Groupon Investors’ Selective Memory Warranted
Tim is a member of The Motley Fool Blog Network -- entries represent the personal opinion of the blogger and are not formally edited.
To think it was only a month and a half ago – give or take – when the most recent “accounting irregularities” rocked the collective world of Groupon (NASDAQ: GRPN) shareholders. After what can only be called a stellar Q1, Groupon’s earlier woes seem to be long forgotten. And why not? Management was clueless, they got called on the SEC financial carpet, and it’s safe to say all should be copasetic accounting-wise going forward. The recent appointments of senior Deloitte LLP and American Express finance gurus has put much of the earlier reporting problems to bed. Time to move on.
What Drove Q1 Results
As nice as it was to see positive income from operations for Groupon, there are a couple of other areas that actually support the meteoric jump since yesterday’s results were announced. Also it should be noted while Groupon headlines are screaming “A Profitable Quarter!,” that’s only partially correct. Net income – something most companies refer to as “profit” -- was actually negative after the provision for income taxes. Of course, that’s a bit of an accounting necessity – no pun intended (okay, maybe a little) – as anything else, and is sort of splitting hairs anyway.
But back to two of the more positive signs from Groupon – the SmartDeals technology taking hold and the dual positives of growth in North America and the seemingly unending opportunities internationally.
Real quick, SmartDeals gives Groupon customers a more personalized experience – matching offers to individual needs - something the company was lacking prior to its introduction. The technology is being heralded for the surprisingly huge jump in North American revenues for the year-over-year quarter. From an international perspective SmartDeals will also play a key role. “Will” because as yet it's not even available overseas – or in Groupon’s case any market not the U.S. or Canada. Even without SmartDeals, international revenues more than doubled to nearly $321 million and now make up over 57% of the company’s revenues.
And it’s the possibilities for even more international expansion that should have shareholders really excited. Without SmartDeals playing a role Groupon nearly doubled the number of countries the company does business in from 24 to 47 by the end of Q1 2012. Though overall selling and admin expenses increased – not surprising given Groupon’s growth stage – marketing expenses decreased significantly in both markets. Part of the increase in selling costs was the change in how much revenue Groupon kept vs. their merchant partners – Groupon's share was down 1.3%.
Not mentioned often but certainly worth consideration are the opportunities Groupon has in the mobile marketplace. The recent exclusive - at least for a while - partnership with Nokia's new Lumia 900 phone is just one example. The agreement allows Groupon users to download an app directly onto to their Nokia smartphone while they're out and about. This is a very real opportunity for growth for the company that will be worth keeping a close eye on going forward.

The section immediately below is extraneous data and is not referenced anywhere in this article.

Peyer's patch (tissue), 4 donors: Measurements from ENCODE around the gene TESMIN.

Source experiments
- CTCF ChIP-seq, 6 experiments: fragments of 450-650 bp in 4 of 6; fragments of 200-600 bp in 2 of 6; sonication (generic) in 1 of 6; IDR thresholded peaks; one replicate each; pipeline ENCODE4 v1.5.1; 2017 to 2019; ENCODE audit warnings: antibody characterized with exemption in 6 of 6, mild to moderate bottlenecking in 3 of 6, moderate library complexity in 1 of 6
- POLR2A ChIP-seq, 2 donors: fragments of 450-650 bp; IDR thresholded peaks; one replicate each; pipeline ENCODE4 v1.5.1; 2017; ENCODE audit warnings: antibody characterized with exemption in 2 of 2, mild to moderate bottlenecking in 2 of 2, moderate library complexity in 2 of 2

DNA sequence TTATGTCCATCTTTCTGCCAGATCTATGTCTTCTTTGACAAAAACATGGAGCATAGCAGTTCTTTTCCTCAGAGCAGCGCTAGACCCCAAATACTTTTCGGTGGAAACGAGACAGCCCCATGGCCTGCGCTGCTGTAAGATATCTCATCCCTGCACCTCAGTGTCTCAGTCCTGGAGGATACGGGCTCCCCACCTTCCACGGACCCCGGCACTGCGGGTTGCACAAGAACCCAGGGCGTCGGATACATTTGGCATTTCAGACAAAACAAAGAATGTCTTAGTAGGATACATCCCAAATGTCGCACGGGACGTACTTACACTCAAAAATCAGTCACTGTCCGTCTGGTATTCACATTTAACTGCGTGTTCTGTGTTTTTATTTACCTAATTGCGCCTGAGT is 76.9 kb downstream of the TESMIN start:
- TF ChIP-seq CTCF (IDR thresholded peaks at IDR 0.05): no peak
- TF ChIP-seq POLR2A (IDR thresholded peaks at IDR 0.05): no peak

So it’s all good, right? Well, not quite. Groupon – like many growth firms – has benefited from being the first on the block. Sure there are smaller, regional players – every community has them – but success breeds real competition and Groupon is going to find themselves in deep before long. This isn’t a surprise of course - Groupon clearly indicates one of the threats to the business is competition, particularly from big firms wanting to add to their core business lines. And those big firms are coming.
One of those making inroads is the (relatively) long established LivingSocial. The company is narrowing the monthly visitor gap with Groupon, and have the added benefit of Amazon’s (NASDAQ: AMZN) pocketbook and technology behind them. Google (NASDAQ: GOOG) – as is their wont – continues to expand their reach into seemingly all things technology. In this case the company’s Google Offers will go head-to-head with Groupon, and needless to say they have some clout.
As you’d expect there’s a lot going on with Groupon – most good and some of possible concern. But there’s no denying May has certainly been kinder to management and shareholders alike. If you’re a shareholder or would-be investor you can take heart from virtually every analyst following the company – the original IPO price of $20 shouldn’t be too long a wait. And based on the direction the company is headed - let alone the opportunities for continued growth - it's hard to disagree.
timbrugger has no positions in the stocks mentioned above. The Motley Fool owns shares of Amazon.com and Google. Motley Fool newsletter services recommend Amazon.com and Google. Try any of our Foolish newsletter services free for 30 days. We Fools may not all hold the same opinions, but we all believe that considering a diverse range of insights makes us better investors. The Motley Fool has a disclosure policy.If you have questions about this post or the Fool’s blog network, click here for information.